OBG Management hailed Philip DiSaia ’59 as one of two or three modern-day doctors who have had the greatest impact on gynecologic oncology. “Women with one of the gynecologic cancers, as well as physicians who care for them, owe much to Phil DiSaia,” wrote the magazine in November. DiSaia, the Dorothy Marsh Chair in Reproductive Biology at U.C.Irvine, has spent the past thirty years trying to better understand cancers of the female reproductive track.
Cincinnatti Pops conductor Erich Kunzel ’60 A.M. led the Buffalo (N.Y.) Philharmonic Orchestra in a Valentine’s Day concert. The program featured such varied love songs as Titanic’s “My Heart Will Go On,” Sting’s “Every Breath You Take,” and selections from Verdi’s La Traviata. While pop music can be romantic, he told the Buffalo News in February, opera belongs on every Valentine’s Day program. “Every opera has a love story,” he says.
Through leukemia and a spinal-cord injury, J. Gibson Henderson ’66 fought to stay alive. Now, he wants a normal life. "I want to go to movies and have a wheelchair-accessible space available where I can sit next to my wife," he wrote in the St. Louis Post-Dispatch in March. He opposes Congressional and courtroom threats to the Americans with Disabilities Act of 1990.
Back, Back, Back When
When Chris Berman ’77 quit his job to join a nascent sports cable network, he had nothing to lose: “I was twenty-four, single, with long hair and a Luis Tiant Fu Manchu mustache,” he told the Richmond Times Dispatch in August. “There were about seventy of us, kind of like infantry in a nuclear war wondering if we could make it or whether we would become a parking lot.” That network – ESPN – just celebrated its twentieth anniversary, and Berman is still a sportscaster there.
In December the New York Times profiled Conrad Herrmann ’82, lead manager of the $1.58 billion Franklin California Growth Fund, which focuses on California companies. “We read local newspapers in California and socialize and interact with people who might be employed in the companies in our universe,” he told the newspaper. The Times wrote that for Herrmann, “cultivating his own backyard has paid off.” The fund has returned 29.2 percent a year, on average, in the past three years, compared with 22.5 percent for its peers.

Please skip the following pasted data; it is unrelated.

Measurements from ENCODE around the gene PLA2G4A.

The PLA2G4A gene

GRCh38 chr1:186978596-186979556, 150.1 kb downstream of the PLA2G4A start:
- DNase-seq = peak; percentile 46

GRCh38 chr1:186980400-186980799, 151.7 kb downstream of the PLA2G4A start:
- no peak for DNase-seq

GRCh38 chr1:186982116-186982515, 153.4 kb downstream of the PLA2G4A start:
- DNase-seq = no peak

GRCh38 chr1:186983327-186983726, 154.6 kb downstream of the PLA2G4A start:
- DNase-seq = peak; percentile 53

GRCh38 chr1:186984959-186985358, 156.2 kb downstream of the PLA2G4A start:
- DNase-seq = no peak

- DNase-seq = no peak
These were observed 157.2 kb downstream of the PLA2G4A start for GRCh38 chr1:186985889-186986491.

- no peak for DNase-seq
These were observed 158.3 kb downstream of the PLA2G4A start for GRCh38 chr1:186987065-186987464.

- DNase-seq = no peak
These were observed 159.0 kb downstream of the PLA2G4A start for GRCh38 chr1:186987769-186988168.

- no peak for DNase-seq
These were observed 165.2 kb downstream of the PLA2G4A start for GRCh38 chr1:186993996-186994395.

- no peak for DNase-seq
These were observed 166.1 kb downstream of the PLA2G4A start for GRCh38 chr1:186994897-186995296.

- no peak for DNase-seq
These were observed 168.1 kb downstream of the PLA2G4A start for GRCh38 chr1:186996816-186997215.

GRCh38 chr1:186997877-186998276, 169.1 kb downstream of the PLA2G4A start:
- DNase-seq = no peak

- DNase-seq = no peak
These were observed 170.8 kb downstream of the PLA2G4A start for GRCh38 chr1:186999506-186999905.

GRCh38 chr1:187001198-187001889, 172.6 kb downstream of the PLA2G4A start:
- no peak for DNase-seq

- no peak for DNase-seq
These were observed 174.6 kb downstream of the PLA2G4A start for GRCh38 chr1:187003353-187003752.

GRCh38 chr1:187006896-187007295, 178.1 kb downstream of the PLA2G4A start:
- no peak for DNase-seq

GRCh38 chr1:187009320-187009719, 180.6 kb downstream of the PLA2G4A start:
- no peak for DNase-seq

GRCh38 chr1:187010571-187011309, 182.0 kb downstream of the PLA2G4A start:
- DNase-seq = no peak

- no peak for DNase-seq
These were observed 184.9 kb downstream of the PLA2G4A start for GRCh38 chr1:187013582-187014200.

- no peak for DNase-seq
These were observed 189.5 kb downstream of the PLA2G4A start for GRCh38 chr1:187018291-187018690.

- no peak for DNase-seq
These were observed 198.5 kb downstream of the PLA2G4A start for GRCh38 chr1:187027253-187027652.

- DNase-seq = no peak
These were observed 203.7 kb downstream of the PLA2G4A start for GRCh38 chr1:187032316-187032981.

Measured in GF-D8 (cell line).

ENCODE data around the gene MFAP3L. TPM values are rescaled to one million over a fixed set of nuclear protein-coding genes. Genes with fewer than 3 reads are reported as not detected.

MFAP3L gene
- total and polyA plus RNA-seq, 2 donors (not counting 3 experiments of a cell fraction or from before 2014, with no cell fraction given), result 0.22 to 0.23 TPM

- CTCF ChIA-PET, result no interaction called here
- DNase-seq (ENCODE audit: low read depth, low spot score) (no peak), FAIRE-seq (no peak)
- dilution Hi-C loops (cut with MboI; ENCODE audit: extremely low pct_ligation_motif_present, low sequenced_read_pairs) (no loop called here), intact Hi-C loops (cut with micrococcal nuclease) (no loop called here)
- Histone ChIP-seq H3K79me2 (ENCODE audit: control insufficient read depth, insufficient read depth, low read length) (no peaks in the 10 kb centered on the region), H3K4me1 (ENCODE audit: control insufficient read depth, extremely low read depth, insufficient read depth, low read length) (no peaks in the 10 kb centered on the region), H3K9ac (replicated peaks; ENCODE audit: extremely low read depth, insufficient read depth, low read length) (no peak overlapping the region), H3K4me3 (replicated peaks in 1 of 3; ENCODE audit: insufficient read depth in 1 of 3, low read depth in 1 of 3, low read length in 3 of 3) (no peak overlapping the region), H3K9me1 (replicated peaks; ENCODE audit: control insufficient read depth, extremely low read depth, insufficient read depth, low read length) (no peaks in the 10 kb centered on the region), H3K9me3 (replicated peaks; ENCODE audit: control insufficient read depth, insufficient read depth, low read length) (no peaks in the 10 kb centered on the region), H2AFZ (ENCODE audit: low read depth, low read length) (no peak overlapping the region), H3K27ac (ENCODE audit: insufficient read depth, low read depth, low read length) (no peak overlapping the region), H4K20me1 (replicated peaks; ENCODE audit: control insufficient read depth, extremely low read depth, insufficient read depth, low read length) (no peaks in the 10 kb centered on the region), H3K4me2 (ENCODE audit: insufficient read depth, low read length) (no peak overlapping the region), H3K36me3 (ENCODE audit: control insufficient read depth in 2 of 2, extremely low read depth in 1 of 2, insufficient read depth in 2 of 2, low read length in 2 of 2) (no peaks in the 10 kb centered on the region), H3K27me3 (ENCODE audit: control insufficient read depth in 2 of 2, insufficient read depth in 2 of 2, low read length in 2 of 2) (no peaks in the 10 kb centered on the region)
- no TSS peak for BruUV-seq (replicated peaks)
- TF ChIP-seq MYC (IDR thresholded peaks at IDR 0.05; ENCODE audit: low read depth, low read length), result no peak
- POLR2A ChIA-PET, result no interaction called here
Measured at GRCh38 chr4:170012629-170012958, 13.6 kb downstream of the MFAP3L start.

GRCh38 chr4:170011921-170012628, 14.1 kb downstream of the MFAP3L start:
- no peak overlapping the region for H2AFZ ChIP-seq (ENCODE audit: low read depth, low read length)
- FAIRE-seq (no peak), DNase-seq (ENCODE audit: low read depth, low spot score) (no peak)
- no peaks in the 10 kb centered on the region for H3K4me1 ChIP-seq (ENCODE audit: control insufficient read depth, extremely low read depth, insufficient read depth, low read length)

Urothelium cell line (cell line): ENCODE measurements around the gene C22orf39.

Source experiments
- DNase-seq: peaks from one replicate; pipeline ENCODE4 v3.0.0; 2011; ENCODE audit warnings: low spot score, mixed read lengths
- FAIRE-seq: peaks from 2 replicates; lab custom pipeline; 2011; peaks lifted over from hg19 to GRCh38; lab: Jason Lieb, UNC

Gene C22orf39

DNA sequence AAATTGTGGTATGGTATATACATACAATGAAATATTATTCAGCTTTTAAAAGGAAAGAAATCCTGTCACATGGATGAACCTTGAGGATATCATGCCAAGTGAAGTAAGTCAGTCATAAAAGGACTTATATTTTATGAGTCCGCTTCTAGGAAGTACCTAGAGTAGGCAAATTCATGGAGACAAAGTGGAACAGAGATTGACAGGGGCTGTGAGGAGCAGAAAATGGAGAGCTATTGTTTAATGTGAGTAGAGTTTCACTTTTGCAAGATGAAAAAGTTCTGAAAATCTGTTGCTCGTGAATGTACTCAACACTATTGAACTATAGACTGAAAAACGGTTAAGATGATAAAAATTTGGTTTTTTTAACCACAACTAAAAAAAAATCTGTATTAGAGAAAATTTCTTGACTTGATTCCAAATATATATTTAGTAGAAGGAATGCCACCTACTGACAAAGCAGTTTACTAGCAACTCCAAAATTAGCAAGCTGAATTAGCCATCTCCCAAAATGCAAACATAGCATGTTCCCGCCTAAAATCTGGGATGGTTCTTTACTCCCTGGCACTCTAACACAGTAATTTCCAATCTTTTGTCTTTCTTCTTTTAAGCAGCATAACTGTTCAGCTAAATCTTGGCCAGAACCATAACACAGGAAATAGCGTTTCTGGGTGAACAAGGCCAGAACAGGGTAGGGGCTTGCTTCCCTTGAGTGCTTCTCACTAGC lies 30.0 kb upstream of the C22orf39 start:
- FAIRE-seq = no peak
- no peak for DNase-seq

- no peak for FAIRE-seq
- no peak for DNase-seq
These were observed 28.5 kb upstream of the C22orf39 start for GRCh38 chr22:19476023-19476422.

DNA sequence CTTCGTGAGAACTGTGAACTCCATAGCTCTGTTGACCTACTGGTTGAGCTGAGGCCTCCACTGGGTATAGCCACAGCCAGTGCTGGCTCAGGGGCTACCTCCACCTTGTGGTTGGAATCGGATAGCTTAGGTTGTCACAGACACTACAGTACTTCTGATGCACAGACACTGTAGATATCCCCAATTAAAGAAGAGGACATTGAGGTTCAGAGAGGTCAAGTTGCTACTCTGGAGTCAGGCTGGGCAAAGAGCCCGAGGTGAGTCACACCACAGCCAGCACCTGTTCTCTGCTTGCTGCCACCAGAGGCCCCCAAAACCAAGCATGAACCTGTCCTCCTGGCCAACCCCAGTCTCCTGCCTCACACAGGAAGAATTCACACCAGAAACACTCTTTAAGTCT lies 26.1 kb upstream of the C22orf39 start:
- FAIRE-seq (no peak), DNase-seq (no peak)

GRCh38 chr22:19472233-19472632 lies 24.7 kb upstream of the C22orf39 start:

Marching to a Different Beat
While his high-school friends were playing rock and roll, violinist Scott Metcalfe ’85 fell in love with the music of another era. “I was always drawn to early music, Baroque music, and 17th-century music,” he told the Boston Globe in October. “Those were the days when early music was considered a countercultural thing.” He is now director of three Boston-area music groups: Blue Heron Renaissance Choir, Convivium Musicum, and the Cambridge Bach Ensemble.
Julie Warner ’87 is basking in the spotlight of the small screen. She plays Danni Lipton in the new CBS drama Family Law. Speaking to the Gannett News Service in October, she said that when her baby was born two years ago, she thought she would look for comedy acting: a part in a sitcom, she said, has a taping schedule with a rhythm much closer to a “real job, where you get to come home at night.” Then Family Law came along. “The script was so strong that I couldn’t resist,” she said.
Just Like You and Me
For Rory Kennedy ’91, making documentary films is a way to access cultures that feel different from the life most of us are accustomed to. “Then you identify and think, ‘Wow, I’ve been through those – everybody I know has gone through those – the exact same emotions, the exact same things. They’re just like you and me,” she told the New York Times in November. Her documentary American Hollow, a portrait of an Irish-American family in Kentucky, premiered on HBO in November.